The movements that I have mentioned, as well as the revivals of the 18th and 19th centuries, have been the most powerful in “greening” the Western churches over the last 500 years. They are also movements that had very clear authority structures and who obeyed certain central tenants, taught by the leaders of those movements. Wesley is probably the best example of long-term fruit and a clear hierarchical structure. This is another reason why I think that “organic” churches – those who not only espouse small-group meetings, but a flat hierarchy or authority structure – can be helpful for the spiritual life of the Body of Christ, but they are not the complete answer. Without a theological center and clear lines of authority, such movements seem to inevitably become about something else than a disciplined and joyous relationship with God and each other. Whether that other is social action, or the experience of worship, or spiritual enlightenment, or whatever, the spiritual greening, the family dynamic, appears to wither.
This is one reason why Jack Hayford’s model in the early days of Church on the Way has appealed to me. The life of the assembly was in the small groups that met under the leadership of an elder each week, but the teaching, the sense of purpose, and the direction of the assembly-at-large was given by Pastor Jack in the “liturgical” service. I’ve seen this model work in more than one place, if the elders who lead the group are able to teach the Bible (or at least to teach a prepared lesson), and are able to pray with power for the needs of the people (worship can vary). And I suspect that liturgy (rather than more freedom) is also desperately needed in all forms of Evangelical, Emerging, Charismatic, etc. churches (another discussion). Personally, I think a Rabbi model might work well for us. Rabbis are well-trained, but they don’t expect, necessarily, to make their living leading a synagogue. They sacrifice themselves to work outside of their office as Rabbi to make a living, even while being thoroughly enmeshed in the lives of their people. I know hundreds of pastors who work part- or full-time to feed their families while leading small assemblies. Since rabbis are father figures, as well, I wonder if this model might work well for Millennials who have such a hunger for father figures.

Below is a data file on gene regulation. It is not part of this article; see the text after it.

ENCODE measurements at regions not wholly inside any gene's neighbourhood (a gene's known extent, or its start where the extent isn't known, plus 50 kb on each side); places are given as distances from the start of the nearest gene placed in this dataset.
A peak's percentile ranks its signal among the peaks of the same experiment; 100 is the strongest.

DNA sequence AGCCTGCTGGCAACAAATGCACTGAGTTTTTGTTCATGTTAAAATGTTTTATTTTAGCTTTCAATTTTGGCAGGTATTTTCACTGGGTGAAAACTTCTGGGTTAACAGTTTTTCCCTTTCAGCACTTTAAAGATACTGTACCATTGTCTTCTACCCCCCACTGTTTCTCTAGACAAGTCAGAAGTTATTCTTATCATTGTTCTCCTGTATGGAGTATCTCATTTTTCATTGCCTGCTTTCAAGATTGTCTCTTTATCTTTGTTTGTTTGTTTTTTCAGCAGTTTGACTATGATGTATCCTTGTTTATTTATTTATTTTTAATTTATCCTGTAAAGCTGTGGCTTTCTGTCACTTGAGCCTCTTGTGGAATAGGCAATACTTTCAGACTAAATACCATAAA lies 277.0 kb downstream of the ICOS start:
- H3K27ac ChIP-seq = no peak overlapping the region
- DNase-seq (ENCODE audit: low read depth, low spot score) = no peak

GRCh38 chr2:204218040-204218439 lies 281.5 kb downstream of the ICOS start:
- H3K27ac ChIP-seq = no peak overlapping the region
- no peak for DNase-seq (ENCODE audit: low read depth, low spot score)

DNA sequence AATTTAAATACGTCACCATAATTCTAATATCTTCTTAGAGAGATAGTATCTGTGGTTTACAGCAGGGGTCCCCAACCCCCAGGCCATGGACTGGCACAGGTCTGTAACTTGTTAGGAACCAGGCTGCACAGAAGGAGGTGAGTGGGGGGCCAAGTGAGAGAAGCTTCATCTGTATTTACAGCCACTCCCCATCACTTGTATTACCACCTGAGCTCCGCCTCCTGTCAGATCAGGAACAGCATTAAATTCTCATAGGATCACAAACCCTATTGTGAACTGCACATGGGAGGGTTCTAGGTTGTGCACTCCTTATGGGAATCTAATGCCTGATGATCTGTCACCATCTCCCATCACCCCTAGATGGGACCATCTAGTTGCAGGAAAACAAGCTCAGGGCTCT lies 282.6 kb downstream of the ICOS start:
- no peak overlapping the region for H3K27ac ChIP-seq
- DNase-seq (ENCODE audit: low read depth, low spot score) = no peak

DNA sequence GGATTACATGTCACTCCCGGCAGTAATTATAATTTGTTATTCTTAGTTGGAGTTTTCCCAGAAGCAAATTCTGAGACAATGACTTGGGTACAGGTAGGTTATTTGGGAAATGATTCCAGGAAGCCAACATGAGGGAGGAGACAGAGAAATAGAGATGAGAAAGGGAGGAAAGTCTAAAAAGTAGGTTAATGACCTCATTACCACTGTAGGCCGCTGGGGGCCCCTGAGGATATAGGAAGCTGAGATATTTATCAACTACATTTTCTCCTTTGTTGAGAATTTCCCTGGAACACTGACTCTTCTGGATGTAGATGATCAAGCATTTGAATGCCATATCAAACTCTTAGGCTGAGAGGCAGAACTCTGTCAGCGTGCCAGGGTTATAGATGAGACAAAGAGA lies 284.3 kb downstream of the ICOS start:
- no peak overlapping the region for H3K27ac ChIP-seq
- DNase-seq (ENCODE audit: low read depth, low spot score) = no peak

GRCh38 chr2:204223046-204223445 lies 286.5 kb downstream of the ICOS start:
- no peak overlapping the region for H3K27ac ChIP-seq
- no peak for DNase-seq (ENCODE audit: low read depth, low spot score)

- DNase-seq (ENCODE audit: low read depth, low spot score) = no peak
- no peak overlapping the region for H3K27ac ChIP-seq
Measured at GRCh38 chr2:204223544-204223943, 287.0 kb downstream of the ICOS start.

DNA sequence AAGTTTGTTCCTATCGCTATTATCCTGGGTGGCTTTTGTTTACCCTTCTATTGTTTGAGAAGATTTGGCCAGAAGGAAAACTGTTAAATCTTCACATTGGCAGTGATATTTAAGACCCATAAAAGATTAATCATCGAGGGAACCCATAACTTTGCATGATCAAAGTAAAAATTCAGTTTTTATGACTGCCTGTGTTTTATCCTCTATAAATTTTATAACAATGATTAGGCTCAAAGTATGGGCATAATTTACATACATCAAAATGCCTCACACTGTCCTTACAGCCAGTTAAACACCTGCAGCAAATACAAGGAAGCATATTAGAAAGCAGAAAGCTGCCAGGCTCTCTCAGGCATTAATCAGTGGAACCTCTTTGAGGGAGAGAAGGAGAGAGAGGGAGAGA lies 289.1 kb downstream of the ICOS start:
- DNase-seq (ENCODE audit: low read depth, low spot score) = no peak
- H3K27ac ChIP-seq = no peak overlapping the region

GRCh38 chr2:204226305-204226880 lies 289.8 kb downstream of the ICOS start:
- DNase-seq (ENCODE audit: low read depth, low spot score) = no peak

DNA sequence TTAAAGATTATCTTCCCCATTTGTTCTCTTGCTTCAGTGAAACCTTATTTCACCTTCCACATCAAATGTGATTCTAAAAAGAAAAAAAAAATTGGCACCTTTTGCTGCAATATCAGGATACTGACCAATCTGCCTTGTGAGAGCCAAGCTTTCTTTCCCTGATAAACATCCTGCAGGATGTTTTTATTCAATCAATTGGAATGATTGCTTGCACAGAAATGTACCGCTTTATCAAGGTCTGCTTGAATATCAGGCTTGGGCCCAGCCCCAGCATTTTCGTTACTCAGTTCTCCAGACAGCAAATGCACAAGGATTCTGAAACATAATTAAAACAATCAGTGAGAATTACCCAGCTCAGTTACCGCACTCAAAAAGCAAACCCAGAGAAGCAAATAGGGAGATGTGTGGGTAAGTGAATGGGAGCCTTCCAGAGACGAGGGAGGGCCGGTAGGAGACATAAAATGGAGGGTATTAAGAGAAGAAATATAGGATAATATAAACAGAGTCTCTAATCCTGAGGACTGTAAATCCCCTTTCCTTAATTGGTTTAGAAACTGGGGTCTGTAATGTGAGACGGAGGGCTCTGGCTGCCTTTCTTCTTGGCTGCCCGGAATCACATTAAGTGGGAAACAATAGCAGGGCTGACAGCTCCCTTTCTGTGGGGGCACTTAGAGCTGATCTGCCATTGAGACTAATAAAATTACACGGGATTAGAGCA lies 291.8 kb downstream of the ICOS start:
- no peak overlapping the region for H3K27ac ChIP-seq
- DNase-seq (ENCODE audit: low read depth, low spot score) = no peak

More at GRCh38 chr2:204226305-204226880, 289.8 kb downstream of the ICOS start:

What I have tried to set out here are historical reasons why I am all in favor of small groups as the focus of the life of the Body, and even small “churches” (the average American church is still under 100 people), but also why it is not all that clear to me that “simple” or organic churches are the answer. Of course, thousands of established congregations already have a “flat” authority structure (the congregation votes on everything), so perhaps this model can work on a smaller scale. Yet, I would venture that it is not the issue of “organic” versus “institutional” churches (I have seen organic churches go very wrong) that is the key, but the method or model of leadership that is the real issue. Do leaders feed the congregation, or feed off of it for their emotional, mental, and physical needs? Are leaders humble, transparent, and strong enough in faith to survive emotional attacks and the stress of working to heal wounded people? I suspect that character issues are the greater issues, and, of course, there is the fact that Americans reserve the right to get in a snit any old time they feel like it. In all this, I’m thinking out loud, rather than stating what is my absolute position. I look forward to your responses.